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Help with Auto-Transmission Flush

I was flushing the automatic transmission fluid on my 2006 Scion Xa, and I ran into a bit of trouble.
I drained the pan and replaced the tranny filter and then filled it back up.
I then unplugged the cooling lines from the radiator and turned on the engine to pump the old fluid out of the system.
As the engine was running, the oil stopped coming out. I stopped the engine, poured my last qt. of fluid into the pan and turned the engine on again.
Same thing happened, where it started spraying out the old stuff again, but then it stopped.
I left the engine running for a few seconds before turing it off.
I realize now that I was not giving the engine enough tranny fluid, but what do I do now?
Are there pockets of air in the tranny because I wasn’t giving it enough fluid?
How do I go about filling up those pockets of air (if there are any)?
Can I just keep filling up the pan until the new fluid starts coming out of the cooling line?
Did I mess everything up?
Thanks :ooo:

You should not have flushed it. It might be damaged. About all you can to is refill it, drive a short distance, and then refill again. Continue until the transmission remains full. Be careful if it won’t move. You may need to get it towed. In the future, just drain and refill every 30,000 miles. If you want to get all the fluid out, drain and refill 3 times with a short drive between refill/drain cycles.

I sincerely doubt you damaged the tranny. Yeah, the 30K drain and refill is the way to go for DIYers.

When I’ve helped friends with this process before, it’s much easier as a three-person job: one person to watch the fluid coming out and tell the second person the rate at which to add fluid, and a third person to turn the car off when the process is done. I agree with everyone else, though, that the drain-and-fill is pretty foolproof. The little bit of old fluid left in the tranny won’t hurt anything.

My major concern is the hydraulic pump that ran dry. It is probably OK if it was only running dry for a few seconds. Fill the transmission, shift it through the gears and check the fluid level. Take the car for a short drive and check it again.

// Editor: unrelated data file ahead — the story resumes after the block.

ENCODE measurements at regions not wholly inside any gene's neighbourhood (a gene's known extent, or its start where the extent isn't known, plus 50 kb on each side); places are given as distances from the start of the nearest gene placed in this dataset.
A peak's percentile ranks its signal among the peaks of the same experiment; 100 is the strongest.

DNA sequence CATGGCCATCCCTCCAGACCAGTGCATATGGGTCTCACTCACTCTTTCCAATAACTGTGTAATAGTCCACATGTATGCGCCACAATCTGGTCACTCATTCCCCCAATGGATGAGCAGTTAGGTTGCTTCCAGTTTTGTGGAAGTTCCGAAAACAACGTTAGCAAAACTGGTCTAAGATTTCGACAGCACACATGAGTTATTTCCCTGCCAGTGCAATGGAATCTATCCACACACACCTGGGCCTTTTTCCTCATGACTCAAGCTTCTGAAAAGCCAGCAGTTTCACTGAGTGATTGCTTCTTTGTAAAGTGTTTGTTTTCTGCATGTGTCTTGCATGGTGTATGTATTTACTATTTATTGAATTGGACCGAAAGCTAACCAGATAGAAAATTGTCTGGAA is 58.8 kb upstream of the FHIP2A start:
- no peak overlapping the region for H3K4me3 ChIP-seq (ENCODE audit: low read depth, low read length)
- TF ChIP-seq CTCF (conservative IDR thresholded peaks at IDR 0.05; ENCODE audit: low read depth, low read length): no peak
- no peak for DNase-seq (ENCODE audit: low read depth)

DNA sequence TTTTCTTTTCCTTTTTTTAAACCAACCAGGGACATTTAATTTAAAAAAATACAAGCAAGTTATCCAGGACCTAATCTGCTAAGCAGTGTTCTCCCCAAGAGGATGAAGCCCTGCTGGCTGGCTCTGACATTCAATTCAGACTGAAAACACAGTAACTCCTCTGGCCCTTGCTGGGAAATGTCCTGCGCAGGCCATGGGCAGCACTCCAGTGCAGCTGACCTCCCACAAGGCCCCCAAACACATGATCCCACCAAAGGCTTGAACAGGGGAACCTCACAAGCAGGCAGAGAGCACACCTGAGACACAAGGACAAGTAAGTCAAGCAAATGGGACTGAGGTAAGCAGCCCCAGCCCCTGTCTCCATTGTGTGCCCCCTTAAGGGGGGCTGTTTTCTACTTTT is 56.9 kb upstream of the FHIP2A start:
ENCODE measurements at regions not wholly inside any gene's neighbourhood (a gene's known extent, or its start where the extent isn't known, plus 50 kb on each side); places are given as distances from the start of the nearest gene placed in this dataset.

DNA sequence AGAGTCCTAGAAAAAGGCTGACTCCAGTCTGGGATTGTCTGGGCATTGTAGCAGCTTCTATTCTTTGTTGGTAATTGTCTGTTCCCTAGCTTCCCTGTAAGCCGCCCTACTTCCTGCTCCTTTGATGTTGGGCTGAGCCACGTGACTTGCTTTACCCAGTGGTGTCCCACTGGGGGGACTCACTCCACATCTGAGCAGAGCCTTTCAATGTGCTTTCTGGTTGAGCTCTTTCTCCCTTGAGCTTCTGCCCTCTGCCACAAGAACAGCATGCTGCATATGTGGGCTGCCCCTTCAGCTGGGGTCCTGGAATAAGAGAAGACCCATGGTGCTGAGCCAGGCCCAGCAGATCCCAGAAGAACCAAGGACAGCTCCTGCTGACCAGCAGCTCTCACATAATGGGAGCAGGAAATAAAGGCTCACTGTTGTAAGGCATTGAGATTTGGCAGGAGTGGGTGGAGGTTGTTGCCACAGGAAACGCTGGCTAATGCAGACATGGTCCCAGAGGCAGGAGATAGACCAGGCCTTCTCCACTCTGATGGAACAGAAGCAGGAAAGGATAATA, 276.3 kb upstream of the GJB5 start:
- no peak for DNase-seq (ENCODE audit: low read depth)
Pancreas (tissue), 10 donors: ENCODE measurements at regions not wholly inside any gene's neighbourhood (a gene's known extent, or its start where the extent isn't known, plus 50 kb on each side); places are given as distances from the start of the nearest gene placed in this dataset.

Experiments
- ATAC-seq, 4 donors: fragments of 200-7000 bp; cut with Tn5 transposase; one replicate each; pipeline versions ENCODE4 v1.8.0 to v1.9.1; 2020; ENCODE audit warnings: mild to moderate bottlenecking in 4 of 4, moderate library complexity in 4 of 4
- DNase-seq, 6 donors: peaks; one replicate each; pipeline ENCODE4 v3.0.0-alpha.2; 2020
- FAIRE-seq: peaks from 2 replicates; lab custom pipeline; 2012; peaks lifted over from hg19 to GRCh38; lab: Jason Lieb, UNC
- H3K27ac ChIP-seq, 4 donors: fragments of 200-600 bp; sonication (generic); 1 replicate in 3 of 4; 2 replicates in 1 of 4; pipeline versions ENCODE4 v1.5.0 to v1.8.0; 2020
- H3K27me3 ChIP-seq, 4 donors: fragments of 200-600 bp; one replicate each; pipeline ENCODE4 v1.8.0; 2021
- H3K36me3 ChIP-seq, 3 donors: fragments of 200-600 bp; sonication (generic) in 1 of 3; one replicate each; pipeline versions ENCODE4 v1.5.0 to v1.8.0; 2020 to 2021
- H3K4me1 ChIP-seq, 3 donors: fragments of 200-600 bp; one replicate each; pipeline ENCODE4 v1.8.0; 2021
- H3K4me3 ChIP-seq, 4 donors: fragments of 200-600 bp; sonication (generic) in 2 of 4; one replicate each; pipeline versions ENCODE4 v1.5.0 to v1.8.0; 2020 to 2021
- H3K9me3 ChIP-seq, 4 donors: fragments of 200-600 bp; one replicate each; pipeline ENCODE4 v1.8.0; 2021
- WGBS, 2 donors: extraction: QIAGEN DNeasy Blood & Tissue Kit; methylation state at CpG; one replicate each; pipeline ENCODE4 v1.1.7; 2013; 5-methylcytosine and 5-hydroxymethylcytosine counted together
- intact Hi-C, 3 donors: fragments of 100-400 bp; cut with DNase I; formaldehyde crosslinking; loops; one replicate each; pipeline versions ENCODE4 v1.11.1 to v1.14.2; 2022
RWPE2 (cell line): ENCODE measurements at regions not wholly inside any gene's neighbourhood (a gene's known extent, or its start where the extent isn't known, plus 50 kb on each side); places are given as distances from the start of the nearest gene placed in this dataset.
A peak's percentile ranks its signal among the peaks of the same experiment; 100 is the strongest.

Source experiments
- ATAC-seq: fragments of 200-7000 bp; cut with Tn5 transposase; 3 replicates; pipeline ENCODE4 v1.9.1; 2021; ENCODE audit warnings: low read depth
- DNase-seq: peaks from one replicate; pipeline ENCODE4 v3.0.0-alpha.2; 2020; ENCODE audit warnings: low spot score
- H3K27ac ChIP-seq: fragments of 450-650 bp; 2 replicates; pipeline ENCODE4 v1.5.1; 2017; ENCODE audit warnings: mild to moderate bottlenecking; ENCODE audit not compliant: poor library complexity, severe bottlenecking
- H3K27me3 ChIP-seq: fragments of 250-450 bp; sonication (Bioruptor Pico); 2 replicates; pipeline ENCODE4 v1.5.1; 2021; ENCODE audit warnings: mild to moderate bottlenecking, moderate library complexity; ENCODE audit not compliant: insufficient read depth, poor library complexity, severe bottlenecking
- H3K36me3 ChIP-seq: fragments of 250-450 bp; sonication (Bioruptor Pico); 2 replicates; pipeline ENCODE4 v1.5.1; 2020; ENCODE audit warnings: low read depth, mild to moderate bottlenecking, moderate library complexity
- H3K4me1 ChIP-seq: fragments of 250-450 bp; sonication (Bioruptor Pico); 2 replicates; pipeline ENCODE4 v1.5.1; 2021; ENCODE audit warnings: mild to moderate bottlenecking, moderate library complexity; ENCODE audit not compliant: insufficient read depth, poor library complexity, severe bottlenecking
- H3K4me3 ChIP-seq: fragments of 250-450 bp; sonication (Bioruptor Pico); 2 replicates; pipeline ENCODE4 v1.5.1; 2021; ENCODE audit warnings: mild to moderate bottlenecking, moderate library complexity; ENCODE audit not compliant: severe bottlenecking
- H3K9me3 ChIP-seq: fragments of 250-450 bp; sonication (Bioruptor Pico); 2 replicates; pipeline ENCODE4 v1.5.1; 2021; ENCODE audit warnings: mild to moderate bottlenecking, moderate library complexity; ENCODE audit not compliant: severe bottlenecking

My concern would also be how long it ran dry. Most automatics have very few bearings in them and use bushings. Bushings do not take well to lack of lubrication. A few seconds is one thing; a few minutes or more is quite another.

No, you didn’t mess anything up. When you drain the transmission quite a bit of old oil stays in the torque converter. That’s the dirty oil you see when you pump it out through the cooler lines. As long as you stop the engine when you see a mix of air and oil coming out there will be enough residual oil in the pump to prevent any damage. As for air pockets, that doesn’t occur in transmissions like it does in engine cooling systems.

Just refill it like the others have said and you’ll be fine. I’ve used that method myself with never a problem.

Standard procedure after repairing a transmission after its re-installation is to fill the pan and then start the engine. Then, as the fluid leaves the pan and circulates you can continue filling the pan, occasionally putting the transmission in gear but not letting the wheels turn. Cycle from Park to Drive to Reverse, etc.

During this entire process absolutely nothing is rotating in the transmission except the torque converter in its bushing in the front pump, and the pump itself.

Obviously, you don’t run the thing without fluid any longer than necessary, but you HAVE to run it while it’s low on fluid while you’re filling it. If you just try to fill it until it’s full before running it, they usually just vomit the fluid back out because of air pockets.

Bottom line: fill it, cycle it through all the gears, check it and make sure it’s full, then stop. You’re done.

Are there any drivability symptoms or noises that developed from all this? Or are you just checking here for advice before proceeding to the next step of re-filling the transmission? If the latter, while I’ve never done it that way myself, I doubt any problem has resulted, provided all this happened during idling in the driveway; i.e. you didn’t drive it with low transmission fluid.

I’ve never disconnected the transmission/radiator lines myself. When I’ve done this, the only thing I do is drop & clean the pan, check for metal filings, clean or replace the filter, put the pan back on with a new gasket, and refill. The refill process can take some time I admit, I’ll add, check, idle, check, shift a bit, check, drive a little, etc until the level stabilizes at the dipstick mark. I like to slowly approach the mark from below, as going over makes for a messy job to correct.